Proposed sites for construction of bamboo binding:
The areas between Ghorjan burial grounds to boat station, south west side deserve urgent attention for construction of Bamboo Binding. The river is deeper here and has speedy current of water flow. So, the bamboo bindings need to be constructed close to the bank of the river. The bamboo binding may be washed away due to heavy current of water if it is made in the middle of the river. This year (2015) flow of water current is directly hitting in front of the Daighor, other dwelling houses and Bantiar bazaar due to the emergence of new char-land in the river on the south-west of Jostnapati Biddaghor of UBINIG. Consequently, there is heavy land erosion every day on this sport and some houses are being shifted elsewhere.
Due to heavy flow of water there is land erosion near primary school at Choto Chamtara and Bara Chamtara villages. According to the option of bamboo binding expert farmers, one weekly market, one daily bazaar, one primary school, one high school, three mosques, two burial grounds, one madrasha, one dai ghor, one community seed wealth center, one seed Akhra, one club, Jotsnapati biddaghor, roads, weaving industry, cultivable land, dwelling houses, standing trees, etc. could be saved by constructing 2-3 more bamboo bindings in the river on the north of Bantiar village near the burial ground in the Ghorjan village.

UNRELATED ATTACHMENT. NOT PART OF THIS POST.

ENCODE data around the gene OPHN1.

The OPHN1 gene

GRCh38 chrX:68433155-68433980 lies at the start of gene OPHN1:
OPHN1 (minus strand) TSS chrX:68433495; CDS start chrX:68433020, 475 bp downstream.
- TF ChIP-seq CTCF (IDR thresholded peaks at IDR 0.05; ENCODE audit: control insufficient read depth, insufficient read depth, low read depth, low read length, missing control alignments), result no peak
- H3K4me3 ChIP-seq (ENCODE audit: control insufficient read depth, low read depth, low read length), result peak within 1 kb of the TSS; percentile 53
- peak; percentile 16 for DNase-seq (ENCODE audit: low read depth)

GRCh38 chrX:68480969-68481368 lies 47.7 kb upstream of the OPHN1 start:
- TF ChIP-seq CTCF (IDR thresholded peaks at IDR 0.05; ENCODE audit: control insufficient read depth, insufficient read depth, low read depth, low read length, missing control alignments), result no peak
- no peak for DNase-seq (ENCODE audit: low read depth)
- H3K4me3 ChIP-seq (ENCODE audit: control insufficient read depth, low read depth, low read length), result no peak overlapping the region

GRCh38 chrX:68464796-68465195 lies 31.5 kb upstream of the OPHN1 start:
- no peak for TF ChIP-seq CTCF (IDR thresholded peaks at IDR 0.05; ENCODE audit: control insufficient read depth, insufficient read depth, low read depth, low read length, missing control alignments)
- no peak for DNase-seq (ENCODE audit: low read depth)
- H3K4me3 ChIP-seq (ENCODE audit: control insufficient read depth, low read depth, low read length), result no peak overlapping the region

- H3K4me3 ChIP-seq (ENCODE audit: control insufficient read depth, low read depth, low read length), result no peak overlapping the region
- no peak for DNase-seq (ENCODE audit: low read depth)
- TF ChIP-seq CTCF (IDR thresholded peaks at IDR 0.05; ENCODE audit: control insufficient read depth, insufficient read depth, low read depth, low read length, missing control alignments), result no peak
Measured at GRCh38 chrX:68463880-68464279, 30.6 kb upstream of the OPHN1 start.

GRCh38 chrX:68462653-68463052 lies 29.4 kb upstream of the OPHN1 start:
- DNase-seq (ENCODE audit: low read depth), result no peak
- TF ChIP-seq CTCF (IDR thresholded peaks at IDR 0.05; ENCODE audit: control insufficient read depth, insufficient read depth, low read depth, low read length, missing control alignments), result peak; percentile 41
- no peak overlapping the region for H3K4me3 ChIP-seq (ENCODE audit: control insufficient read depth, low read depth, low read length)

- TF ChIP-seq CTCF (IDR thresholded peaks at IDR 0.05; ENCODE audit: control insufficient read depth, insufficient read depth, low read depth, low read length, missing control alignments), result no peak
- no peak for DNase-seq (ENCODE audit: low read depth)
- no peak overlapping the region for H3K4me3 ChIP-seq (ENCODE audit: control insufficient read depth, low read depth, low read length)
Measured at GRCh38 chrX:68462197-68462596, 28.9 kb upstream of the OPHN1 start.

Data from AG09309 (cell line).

The name of people, village and professions of the persons helped providing are the following:
|2||Karim Mia||Bantiar||Service holder|
|8||Rabiul Islam||Bantiar||Member U.C|
|11||Jolil Mia||Bantiar||Bazar committee|
|13||Shamsur Bepari||Ghorjan||Fisher man|
|17||Sher Ali Mondal||Ghorjan||Farmer|
|18||Bakkar Mia||Choto Chamtara||Boat man|
|19||Bulbuli Begum||Choto Chamtara||Farmer|
|20||Kuran Bepari||Baro Chamtara||Farmer|
|21||Nurjahan Begum||Baro Chamtara||Daima|
|22||Ambia Begum||Baro Chamtara||House wife|
|23||Joynab Begum||Tengra bari||Farmer|
|26||Rahima Begum||Madhya char||Daima|
|30||Jaheda Begum||Bania shingholi||Daima|
|31||Rejaul Haque||Bantiar||Coordinator, Jotsnapati Biddaghor|
Information Collected by Arfan Ali Alif Jotsnapati Biddaghor
Report compiled by Arfan Ali & Dr. M. A. Sobhan